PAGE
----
Munehiko Harada, president of Osaka University of Sport and Health Sciences and an expert on sports marketing, said he hoped that Matsuyama would use his victory to engage in more golf diplomacy, and that it would ameliorate the anti-Asian rhetoric and violence that have flared during the pandemic.

“It would be great if the victory of Mr. Matsuyama would ease negative feelings toward Asians in the United States and create a kind of a momentum to respect each other,” he said, adding that he hoped President Biden would invite the golfer to the White House before a scheduled meeting with the Japanese prime minister, Yoshihide Suga, this week.

In remarks to the news media, Suga praised Matsuyama’s performance, saying it “gave courage to and deeply moved people throughout Japan.”

The pressure is already on for Matsuyama to notch another victory for the nation.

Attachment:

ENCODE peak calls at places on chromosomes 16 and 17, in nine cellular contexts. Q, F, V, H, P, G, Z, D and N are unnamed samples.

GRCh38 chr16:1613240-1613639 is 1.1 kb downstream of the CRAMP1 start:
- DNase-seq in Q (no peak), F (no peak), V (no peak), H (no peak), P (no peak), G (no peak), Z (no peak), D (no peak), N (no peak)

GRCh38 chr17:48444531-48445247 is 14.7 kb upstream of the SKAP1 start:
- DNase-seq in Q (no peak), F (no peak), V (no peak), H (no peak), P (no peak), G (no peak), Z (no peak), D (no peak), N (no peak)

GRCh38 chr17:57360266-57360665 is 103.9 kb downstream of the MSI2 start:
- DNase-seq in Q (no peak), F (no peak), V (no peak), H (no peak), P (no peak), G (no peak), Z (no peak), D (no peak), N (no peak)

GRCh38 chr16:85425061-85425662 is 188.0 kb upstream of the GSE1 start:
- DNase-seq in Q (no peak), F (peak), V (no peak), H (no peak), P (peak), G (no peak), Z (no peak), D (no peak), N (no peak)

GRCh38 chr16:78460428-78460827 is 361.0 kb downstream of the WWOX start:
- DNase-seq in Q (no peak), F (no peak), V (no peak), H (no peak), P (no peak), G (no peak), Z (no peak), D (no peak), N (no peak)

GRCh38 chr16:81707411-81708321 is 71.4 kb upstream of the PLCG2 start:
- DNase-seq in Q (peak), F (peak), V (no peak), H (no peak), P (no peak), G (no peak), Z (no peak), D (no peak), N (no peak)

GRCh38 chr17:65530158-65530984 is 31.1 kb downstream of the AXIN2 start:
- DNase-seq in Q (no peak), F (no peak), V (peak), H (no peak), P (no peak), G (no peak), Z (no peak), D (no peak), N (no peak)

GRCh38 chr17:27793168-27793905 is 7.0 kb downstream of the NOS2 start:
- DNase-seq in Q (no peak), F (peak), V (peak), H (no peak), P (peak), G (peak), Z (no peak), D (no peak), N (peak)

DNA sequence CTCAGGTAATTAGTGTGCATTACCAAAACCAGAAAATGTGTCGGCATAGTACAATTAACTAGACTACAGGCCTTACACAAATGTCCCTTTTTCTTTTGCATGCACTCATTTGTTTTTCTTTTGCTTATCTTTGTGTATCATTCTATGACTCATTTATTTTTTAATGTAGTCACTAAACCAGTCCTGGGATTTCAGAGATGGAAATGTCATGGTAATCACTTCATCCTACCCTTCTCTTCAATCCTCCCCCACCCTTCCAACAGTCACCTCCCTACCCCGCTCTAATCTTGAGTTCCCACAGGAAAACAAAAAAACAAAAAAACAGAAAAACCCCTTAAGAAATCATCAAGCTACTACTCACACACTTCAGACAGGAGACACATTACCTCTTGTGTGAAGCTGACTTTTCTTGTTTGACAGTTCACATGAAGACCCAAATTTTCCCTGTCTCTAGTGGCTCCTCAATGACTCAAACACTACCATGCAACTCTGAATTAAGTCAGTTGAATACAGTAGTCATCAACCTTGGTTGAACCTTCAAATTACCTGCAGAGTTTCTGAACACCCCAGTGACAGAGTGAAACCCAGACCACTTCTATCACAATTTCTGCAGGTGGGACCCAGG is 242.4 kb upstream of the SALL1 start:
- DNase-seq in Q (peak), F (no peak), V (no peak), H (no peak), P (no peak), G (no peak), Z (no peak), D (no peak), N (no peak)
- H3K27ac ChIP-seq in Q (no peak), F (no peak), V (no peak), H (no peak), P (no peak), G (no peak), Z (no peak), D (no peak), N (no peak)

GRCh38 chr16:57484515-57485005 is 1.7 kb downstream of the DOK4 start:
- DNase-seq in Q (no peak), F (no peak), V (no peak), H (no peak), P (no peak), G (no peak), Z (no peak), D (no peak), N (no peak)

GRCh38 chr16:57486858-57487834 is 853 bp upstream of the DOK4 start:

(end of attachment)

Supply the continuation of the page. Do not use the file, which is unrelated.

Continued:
“I don’t know his next goal, maybe win another major or achieve a grand slam, but for the Japan Golf Association, getting a gold medal at the Olympics would be wonderful news,” Yamanaka, the association’s secretary-general, said.

News reports have speculated that Matsuyama will be drafted to light the Olympic caldron at the Games’ opening ceremony in July.

Asked about the possibility at a news conference following his victory, Matsuyama demurred. Before he could commit to anything, he said, he would have to check his schedule.

Hisako Ueno contributed reporting.

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